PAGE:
Robert Bridges

Robert Bridges

b. 1844 d. 1930

When men were all asleep the snow came flying, in large white flakes falling on the city brown. - Robert Bridges 'London Snow'

About Robert Bridges

Robert Bridges was a trained doctor working in London hospitals until 1882, a classicist and poet who served as Poet Laureate from 1913 until his death in 1930. Educated at Eton and Corpus Christi college, Bridges edited and published the poems of his friend Gerard Manley Hopkins after his premature death.

In the many letters that passed between the two poets after their first meeting as undergraduates at Oxford in 1863, Bridges emerges as a faithful, gently encouraging friend. However, though he recognized Hopkins’s poetic genius, he was alarmed by his bold and unconventional experiments with language and rhythm.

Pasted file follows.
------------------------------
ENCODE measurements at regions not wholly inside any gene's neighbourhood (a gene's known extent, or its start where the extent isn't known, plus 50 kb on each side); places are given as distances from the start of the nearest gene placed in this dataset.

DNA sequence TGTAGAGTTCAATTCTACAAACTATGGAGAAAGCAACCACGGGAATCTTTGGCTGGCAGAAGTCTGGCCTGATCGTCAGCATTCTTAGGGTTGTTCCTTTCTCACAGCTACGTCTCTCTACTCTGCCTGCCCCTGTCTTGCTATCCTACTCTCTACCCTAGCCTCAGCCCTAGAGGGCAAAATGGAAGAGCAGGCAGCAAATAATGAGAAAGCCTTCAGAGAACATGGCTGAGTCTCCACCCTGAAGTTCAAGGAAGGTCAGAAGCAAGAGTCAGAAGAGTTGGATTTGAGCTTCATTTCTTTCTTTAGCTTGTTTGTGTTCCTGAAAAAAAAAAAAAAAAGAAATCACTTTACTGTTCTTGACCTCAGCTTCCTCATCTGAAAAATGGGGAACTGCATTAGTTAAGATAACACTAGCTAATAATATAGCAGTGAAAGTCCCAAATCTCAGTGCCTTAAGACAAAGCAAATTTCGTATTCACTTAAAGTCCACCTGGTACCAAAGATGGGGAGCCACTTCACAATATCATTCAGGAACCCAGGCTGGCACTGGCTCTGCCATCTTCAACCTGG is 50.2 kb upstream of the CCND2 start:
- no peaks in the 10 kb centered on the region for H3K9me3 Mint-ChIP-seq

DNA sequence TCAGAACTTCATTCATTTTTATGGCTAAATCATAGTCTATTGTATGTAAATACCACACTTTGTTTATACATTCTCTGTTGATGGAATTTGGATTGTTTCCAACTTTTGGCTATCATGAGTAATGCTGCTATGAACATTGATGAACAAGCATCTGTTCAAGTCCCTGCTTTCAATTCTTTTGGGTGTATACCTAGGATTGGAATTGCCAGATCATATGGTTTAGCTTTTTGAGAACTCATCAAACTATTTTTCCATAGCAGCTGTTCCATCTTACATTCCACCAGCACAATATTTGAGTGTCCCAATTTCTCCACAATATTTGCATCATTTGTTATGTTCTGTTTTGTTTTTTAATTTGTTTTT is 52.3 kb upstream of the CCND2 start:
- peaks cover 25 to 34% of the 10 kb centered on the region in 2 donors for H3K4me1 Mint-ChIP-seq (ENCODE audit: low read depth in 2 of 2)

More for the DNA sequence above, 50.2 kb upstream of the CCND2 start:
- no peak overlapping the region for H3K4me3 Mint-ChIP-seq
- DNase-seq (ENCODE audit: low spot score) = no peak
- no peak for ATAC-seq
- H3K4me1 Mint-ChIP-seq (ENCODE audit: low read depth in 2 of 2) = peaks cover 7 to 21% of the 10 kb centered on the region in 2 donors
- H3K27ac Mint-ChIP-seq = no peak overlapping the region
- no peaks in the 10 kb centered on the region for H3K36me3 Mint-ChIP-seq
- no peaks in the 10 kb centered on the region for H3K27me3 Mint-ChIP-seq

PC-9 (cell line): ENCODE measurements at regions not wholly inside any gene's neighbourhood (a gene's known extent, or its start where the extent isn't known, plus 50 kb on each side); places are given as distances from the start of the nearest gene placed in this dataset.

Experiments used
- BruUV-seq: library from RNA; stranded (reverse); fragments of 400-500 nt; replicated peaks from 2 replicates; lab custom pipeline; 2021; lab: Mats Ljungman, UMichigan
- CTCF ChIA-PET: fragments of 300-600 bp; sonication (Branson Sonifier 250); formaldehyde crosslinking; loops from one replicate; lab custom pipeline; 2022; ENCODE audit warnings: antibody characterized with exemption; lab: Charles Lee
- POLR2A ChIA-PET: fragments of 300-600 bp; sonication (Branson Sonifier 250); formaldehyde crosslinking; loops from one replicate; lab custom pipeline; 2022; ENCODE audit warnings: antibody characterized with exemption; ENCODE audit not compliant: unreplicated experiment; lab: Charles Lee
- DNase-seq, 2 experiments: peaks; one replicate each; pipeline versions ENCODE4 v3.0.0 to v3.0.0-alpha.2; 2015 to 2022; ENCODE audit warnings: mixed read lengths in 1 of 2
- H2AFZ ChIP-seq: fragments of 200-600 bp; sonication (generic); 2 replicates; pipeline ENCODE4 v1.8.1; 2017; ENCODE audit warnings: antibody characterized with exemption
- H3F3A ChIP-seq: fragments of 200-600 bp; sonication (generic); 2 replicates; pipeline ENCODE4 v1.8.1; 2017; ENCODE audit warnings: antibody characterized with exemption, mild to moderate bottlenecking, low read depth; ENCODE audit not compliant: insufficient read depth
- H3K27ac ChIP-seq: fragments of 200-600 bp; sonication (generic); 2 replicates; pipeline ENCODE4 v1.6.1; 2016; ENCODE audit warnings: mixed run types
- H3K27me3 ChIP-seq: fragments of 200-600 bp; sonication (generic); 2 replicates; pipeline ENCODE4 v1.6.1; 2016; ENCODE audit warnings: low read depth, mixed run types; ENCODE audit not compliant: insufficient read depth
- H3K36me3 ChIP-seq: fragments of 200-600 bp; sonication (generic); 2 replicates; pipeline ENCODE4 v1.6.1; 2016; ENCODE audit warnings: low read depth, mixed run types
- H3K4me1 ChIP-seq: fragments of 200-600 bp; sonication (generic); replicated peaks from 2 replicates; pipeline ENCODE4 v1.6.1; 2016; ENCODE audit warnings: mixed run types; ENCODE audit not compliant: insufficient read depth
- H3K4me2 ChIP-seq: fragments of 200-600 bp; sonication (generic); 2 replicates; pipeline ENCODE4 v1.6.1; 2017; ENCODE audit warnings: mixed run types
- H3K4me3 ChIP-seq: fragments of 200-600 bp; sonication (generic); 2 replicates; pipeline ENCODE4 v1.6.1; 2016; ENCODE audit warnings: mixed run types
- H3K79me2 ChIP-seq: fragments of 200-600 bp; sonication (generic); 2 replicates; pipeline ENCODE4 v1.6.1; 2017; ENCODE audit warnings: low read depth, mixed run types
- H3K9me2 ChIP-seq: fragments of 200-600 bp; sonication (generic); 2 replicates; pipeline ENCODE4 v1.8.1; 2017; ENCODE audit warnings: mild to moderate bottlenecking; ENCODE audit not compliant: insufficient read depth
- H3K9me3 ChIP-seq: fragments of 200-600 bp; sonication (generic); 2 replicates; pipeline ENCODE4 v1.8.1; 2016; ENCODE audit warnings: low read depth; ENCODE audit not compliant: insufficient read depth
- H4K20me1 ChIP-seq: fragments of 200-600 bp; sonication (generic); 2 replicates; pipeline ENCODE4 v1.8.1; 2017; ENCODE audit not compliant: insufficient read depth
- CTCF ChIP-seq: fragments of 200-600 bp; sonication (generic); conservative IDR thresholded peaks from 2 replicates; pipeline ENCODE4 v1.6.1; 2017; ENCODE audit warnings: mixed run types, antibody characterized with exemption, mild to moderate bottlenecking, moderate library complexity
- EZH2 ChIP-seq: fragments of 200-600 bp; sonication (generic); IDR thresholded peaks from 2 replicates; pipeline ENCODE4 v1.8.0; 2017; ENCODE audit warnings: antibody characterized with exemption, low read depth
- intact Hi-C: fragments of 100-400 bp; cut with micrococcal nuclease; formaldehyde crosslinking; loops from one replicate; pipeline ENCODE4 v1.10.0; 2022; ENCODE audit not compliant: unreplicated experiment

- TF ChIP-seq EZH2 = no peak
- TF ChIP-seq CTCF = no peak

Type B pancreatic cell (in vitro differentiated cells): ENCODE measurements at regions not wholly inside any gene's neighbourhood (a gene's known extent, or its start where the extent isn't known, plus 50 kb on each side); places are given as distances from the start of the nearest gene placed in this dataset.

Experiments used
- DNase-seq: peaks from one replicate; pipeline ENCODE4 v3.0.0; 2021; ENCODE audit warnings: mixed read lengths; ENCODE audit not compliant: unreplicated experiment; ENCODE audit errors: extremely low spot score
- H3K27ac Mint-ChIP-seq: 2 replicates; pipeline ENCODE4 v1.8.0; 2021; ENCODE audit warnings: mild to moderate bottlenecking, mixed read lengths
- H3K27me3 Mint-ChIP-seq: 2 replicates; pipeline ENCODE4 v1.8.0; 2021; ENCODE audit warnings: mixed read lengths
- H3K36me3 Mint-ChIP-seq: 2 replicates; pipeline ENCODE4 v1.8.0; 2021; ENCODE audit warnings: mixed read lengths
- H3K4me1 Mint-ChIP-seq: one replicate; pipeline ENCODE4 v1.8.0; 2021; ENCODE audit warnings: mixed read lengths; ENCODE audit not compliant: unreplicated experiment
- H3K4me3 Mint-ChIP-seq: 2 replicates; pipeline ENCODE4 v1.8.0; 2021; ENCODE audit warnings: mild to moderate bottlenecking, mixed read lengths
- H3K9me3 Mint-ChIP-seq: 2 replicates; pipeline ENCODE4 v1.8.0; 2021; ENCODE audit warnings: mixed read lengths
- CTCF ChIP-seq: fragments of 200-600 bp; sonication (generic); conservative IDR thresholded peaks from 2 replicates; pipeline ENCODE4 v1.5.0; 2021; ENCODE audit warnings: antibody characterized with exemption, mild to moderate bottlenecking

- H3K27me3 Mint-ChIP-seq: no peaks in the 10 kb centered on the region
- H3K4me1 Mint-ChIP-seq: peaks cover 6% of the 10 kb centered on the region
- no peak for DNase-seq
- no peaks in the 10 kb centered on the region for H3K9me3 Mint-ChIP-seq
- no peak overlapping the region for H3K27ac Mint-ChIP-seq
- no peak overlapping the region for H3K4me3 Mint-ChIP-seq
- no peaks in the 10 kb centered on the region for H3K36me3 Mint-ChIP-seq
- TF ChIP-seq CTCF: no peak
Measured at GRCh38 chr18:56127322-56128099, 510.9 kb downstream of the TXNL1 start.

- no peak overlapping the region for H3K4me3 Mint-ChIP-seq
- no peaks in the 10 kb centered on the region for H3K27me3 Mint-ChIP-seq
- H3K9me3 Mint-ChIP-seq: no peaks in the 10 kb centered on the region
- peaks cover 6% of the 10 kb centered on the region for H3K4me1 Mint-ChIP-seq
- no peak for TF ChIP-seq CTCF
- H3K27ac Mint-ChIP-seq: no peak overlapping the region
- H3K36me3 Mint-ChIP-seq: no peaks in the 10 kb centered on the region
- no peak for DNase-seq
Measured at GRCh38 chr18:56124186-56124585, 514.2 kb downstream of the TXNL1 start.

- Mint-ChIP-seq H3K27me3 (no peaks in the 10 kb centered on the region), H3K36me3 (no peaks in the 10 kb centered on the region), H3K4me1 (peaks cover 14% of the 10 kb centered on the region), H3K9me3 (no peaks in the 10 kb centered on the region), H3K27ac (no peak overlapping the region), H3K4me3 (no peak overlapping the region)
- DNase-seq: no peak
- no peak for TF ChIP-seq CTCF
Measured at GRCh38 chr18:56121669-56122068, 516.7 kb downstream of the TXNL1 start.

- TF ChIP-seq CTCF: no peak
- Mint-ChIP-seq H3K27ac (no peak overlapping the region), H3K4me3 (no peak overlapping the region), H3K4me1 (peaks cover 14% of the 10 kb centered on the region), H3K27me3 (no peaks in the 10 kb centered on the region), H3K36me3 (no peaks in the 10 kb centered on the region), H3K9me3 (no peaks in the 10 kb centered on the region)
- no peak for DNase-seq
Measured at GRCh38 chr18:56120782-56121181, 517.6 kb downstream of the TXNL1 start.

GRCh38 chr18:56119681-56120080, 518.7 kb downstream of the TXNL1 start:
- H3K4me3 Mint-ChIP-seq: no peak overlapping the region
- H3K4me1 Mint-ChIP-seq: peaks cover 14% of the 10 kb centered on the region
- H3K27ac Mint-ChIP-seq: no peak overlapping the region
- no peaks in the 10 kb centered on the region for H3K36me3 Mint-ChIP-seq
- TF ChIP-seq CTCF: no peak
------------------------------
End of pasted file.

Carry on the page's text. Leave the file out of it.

Bridges also rejected contemporary fashions in poetry such as the decadence of late Victorian poetry and, later, the complexities of modernism, to develop his own more measured and accessible style. As a poet, he valued precision with language matched by restraint with form, qualities that are displayed in ‘London Snow’.